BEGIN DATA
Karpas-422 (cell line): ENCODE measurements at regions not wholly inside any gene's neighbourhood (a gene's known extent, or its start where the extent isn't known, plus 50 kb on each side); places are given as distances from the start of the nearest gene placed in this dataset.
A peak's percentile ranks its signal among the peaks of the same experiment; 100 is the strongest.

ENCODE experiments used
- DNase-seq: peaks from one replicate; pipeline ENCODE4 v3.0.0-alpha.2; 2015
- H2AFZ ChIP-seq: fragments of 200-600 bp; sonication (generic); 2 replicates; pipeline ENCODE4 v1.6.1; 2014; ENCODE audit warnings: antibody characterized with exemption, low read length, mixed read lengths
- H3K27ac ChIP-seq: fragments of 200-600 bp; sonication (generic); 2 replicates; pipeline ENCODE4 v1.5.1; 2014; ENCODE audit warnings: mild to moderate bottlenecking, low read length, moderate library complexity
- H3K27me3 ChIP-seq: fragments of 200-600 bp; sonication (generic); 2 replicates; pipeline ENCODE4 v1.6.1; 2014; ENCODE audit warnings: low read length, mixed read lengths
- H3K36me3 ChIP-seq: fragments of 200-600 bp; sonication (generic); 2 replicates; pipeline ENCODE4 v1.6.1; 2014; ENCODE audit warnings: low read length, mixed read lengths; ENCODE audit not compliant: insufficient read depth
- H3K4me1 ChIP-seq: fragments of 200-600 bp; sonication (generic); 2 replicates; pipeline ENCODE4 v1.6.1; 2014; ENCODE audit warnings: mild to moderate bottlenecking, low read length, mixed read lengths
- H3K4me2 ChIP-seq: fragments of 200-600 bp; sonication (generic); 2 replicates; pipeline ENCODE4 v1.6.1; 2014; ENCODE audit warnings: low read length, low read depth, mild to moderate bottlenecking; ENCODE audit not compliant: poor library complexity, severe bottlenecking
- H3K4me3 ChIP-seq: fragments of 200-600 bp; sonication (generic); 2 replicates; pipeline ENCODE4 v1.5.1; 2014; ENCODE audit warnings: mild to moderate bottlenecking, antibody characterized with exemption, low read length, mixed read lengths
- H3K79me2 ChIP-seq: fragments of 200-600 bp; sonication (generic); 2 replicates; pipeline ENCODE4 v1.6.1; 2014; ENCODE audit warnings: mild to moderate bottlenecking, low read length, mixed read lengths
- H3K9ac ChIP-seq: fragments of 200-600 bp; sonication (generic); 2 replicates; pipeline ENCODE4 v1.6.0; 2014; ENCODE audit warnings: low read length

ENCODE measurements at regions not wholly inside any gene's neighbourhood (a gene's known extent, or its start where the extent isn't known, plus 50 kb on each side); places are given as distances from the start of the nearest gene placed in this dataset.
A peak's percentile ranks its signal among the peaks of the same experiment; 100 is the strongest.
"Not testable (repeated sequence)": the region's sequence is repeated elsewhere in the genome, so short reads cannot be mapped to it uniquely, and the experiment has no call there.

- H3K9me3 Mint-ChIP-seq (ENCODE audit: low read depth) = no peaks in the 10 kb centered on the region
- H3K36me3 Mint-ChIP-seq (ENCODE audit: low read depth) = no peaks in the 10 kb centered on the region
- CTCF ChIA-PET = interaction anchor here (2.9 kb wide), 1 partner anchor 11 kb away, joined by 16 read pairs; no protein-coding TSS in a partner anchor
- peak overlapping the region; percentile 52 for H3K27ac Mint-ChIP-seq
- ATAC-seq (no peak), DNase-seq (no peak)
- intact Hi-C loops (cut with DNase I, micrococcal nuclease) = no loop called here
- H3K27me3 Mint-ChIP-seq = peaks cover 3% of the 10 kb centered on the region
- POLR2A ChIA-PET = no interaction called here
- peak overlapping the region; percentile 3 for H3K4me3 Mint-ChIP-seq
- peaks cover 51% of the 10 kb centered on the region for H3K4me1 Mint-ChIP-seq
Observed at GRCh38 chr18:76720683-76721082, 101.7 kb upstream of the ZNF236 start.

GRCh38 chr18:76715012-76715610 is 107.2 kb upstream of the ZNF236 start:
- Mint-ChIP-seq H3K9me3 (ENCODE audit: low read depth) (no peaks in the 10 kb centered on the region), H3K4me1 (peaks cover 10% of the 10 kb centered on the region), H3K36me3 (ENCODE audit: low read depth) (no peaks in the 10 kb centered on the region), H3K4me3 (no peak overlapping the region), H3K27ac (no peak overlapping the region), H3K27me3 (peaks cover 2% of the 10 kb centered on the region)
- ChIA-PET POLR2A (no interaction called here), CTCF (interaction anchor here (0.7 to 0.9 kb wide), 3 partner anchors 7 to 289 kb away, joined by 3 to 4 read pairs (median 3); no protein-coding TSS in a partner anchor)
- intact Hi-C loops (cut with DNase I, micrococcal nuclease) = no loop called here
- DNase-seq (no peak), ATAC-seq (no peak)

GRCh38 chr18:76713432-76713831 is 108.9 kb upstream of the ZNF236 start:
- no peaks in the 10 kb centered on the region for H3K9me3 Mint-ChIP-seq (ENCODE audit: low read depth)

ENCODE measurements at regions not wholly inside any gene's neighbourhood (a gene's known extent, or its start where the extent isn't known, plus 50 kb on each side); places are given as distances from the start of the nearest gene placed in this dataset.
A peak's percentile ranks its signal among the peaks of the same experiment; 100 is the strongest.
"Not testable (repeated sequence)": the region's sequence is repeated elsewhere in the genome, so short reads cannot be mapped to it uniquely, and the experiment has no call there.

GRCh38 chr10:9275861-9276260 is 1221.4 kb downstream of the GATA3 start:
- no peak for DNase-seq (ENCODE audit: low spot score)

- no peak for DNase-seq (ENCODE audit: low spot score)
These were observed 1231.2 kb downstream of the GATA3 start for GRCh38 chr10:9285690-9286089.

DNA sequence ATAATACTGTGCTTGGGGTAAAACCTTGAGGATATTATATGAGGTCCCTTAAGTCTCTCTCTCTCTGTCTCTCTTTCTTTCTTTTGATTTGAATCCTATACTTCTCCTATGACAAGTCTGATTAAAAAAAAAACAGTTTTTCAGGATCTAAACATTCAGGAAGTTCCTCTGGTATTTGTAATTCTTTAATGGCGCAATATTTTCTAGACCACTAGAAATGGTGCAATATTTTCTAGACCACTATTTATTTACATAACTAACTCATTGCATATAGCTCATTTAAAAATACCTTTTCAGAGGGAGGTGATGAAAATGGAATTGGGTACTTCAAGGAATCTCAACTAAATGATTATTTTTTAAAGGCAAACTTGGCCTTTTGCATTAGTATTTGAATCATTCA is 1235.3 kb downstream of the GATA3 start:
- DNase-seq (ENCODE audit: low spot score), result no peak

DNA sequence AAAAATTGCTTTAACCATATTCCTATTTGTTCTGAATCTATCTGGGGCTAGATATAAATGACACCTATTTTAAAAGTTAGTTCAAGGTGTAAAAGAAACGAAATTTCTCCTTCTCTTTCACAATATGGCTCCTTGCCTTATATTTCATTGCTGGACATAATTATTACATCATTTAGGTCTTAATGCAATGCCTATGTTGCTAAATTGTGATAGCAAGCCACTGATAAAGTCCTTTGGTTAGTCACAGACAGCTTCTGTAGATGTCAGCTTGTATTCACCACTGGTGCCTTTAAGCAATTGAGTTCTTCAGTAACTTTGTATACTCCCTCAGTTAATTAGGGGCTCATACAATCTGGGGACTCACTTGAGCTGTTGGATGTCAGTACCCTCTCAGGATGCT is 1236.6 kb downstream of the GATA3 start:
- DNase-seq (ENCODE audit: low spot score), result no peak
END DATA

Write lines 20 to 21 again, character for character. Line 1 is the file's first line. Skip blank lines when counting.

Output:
- peak overlapping the region; percentile 52 for H3K27ac Mint-ChIP-seq
- ATAC-seq (no peak), DNase-seq (no peak)